Grythe, H.; Kristiansen, N.; Zwaaftink, CDG.; Eckhardt, S.; Strom, J.; Tunved, P.; Krejci, R.; Stohl, A.
2017 | Geosci. Model Dev. | 10 (1447-1466)

Do contemporary (1980-2015) emissions determine the elemental carbon deposition trend at Holtedahlfonna glacier, Svalbard?

Ruppel, MM.; Soares, J.; Gallet, JC.; Isaksson, E.; Martma, T.; Svensson, J.; Kohler, J.; Pedersen, CA.; Manninen, S.; Korhola, A.; Strom, J.
2017 | Atmos. Chem. Phys. | 17 (12779-12795)

Trends in black carbon and size-resolved particle number concentrations and vehicle emission factors under real-world conditions

Krecl, P.; Johansson, C.; Targino, A.C.; Ström, J.; Burman, L.
2017 | Atmos Environ | 165 (155-168)

Kerbside concentrations of NOx, black carbon (BC), total number of particles (diameter > 4 nm) and number size distribution (28–410 nm) were measured at a busy street canyon in Stockholm in 2006 and 2013. Over this period, there was an important change in the vehicle fleet due to a strong dieselisation process of light-duty vehicles and technological improvement of vehicle engines. This study assesses the impact of these changes on ambient concentrations and particle emission factors (EF). EF were calculated by using a novel approach which combines the NOx tracer method with positive matrix factorisation (PMF) applied to particle number size distributions. NOx concentrations remained rather constant between these two years, whereas a large decrease in particle concentrations was observed, being on average 60% for BC, 50% for total particle number, and 53% for particles in the range 28–100 nm. The PMF analysis yielded three factors that were identified as contributions from gasoline vehicles, diesel fleet, and urban background. This separation allowed the calculation of the average vehicle EF for each particle metric per fuel type. In general, gasoline EF were lower than diesel EF, and EF for 2013 were lower than the ones derived for 2006. The EFBC decreased 77% for both gasoline and diesel fleets, whereas the particle number EF reduction was higher for the gasoline (79%) than for the diesel (37%) fleet. Our EF are consistent with results from other on-road studies, which reinforces that the proposed methodology is suitable for EF determination and to assess the effectiveness of policies implemented to reduce vehicle exhaust emissions. However, our EF are much higher than EF simulated with traffic emission models (HBEFA and COPERT) that are based on dynamometer measurements, except for EFBC for diesel vehicles. This finding suggests that the EF from the two leading models in Europe should be revised for BC (gasoline vehicles) and particle number (all vehicles), since they are used to compile national inventories for the road transportation sector and also to assess their associated health effects. Using the calculated kerbside EF, we estimated that the traffic emissions were lower in 2013 compared to 2006 with a 61% reduction for BC (due to decreases in both gasoline and diesel emissions), and 34–45% for particle number (reduction only in gasoline emissions). Limitations of the application of these EF to other studies are also discussed.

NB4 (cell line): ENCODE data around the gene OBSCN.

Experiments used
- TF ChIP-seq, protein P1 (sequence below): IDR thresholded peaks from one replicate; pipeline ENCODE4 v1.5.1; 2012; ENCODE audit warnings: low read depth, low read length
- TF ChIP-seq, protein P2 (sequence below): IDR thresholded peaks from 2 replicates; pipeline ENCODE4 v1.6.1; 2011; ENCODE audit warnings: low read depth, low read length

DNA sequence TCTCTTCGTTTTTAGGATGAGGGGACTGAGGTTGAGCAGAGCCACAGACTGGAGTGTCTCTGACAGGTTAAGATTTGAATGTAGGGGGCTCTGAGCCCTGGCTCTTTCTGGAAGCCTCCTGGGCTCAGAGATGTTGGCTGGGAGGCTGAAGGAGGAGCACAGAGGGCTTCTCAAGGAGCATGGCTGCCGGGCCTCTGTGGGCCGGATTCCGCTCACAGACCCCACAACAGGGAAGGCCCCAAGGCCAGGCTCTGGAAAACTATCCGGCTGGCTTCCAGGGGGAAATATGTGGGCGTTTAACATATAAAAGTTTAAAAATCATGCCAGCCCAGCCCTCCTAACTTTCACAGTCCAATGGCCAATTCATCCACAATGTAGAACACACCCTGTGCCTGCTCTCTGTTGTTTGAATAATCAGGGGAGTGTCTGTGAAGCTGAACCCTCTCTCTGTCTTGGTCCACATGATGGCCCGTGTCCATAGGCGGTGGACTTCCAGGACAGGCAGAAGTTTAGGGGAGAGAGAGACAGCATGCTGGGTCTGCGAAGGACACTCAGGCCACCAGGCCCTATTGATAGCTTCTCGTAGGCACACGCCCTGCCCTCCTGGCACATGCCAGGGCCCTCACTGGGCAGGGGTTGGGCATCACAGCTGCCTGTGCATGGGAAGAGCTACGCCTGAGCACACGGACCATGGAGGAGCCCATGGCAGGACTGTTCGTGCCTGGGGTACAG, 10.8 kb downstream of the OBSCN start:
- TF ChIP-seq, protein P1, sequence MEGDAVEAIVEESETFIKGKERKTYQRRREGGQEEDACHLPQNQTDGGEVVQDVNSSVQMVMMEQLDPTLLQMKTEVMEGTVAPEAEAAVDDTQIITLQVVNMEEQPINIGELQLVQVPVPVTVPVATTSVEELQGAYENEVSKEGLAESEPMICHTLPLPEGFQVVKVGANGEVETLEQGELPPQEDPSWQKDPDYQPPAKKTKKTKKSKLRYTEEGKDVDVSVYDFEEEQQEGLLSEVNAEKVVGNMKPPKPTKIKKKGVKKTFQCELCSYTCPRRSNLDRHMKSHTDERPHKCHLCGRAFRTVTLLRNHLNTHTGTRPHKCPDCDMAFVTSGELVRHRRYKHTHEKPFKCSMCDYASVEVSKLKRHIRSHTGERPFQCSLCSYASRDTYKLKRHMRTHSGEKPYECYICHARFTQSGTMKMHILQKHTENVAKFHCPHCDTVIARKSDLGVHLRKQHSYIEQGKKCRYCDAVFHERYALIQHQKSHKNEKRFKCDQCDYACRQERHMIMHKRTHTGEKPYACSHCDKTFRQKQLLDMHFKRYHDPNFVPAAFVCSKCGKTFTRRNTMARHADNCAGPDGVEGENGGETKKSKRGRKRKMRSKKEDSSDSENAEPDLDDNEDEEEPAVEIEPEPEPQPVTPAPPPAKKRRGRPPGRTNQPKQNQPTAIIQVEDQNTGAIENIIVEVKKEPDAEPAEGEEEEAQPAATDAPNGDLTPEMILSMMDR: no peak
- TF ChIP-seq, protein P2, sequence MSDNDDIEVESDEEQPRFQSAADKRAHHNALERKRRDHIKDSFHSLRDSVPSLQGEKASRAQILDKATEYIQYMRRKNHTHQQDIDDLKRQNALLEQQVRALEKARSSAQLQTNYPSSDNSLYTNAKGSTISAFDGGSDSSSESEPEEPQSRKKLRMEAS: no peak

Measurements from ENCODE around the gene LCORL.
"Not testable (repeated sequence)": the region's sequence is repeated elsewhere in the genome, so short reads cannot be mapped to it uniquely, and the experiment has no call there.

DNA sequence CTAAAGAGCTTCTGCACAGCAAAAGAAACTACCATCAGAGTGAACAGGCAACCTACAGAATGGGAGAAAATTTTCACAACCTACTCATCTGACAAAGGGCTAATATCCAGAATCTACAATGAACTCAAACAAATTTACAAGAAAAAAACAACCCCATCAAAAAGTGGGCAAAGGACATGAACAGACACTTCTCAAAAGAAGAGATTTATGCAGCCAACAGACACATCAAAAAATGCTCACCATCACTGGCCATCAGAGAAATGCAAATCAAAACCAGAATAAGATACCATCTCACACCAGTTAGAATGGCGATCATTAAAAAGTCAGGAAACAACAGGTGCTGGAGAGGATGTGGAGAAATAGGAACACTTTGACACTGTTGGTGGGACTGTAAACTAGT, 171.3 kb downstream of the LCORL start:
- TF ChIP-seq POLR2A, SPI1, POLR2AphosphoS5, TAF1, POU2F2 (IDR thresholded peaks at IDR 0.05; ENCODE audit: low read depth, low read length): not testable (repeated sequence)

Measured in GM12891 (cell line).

Chemical composition and source analysis of carbonaceous aerosol particles at a mountaintop site in central Sweden

Vera Franke; Paul Zieger; Ulla Wideqvist; Juan Camilo Acosta Navarro; Caroline Leck; Peter Tunved; Bernadette Rosati; Martin Gysel; Matthew Salter; Johan Ström
2017 | Tellus Ser. B-Chem. Phys. Meteorol. | 69 (1)

Multi-seasonal ultrafine aerosol particle number concentration measurements at the Gruvebadet observatory, Ny-lesund, Svalbard Islands

Lupi, A; Busetto, M; Becagli, S; Giardi, F; Lanconelli, C; Mazzola, M; Udisti, R; Hansson, HC; Henning, T; Petkov, B; Strom, J; Krejci, R; Tunved, P; Viola, AP; Vitale, V
2016 | Rend. Lincei.-Sci. Fis. Nat. | 27 (59-71)
aerosol size distribution , alesund , arctic aerosol , arctic air-pollution , arctic haze , boundary layer , cycle , lognormal fitting procedure , size distributions , summer , ultrafine aerosol concentration , winter , zeppelin station
The object of this study was to investigate the different modal behavior of ultrafine aerosol particles collected at the Gruvebadet observatory located in Ny-lesund (Svalbard Islands, 78A degrees 55'N, 11A degrees 56'E). Aerosol particle size distribution was measured in the size range from 10 to 470 nm typically from the beginning of spring to the beginning of fall during four (non-consecutive) years (2010, 2011, 2013 and 2014). The median concentration for the whole period taken into account was 214 particles cm(-3), oscillating between the median maximum in July with a concentration of 257 particles cm(-3) and a median minimum in April with 197 particles cm(-3). The median total number concentration did not present a well-defined seasonal behavior, as shown by contrast looking at the sub/modal number concentration, where distinct trends appeared in the predominant accumulation concentration recorded during April/May and the preponderant concentration of Aitken particles during the summer months. Lastly, the short side-by-side spring 2013 campaign performed at the Zeppelin observatory with a differential mobility particle sizer was characterized by an aerosol concentration mean steady difference between the two instruments of around 14 %, thereby supporting the reliability of the device located at Gruvebadet.

In-situ observations of black carbon in snow and the corresponding spectral surface albedo reduction

Pedersen, C. A.; J.-C. Gallet; J. Ström; S. Gerland; S. R. Hudson; S. Forsström; E. Isaksson; T. K. Berntsen
2015 | J. Geophys. Res.-Atmos. | 120 (13803-13817)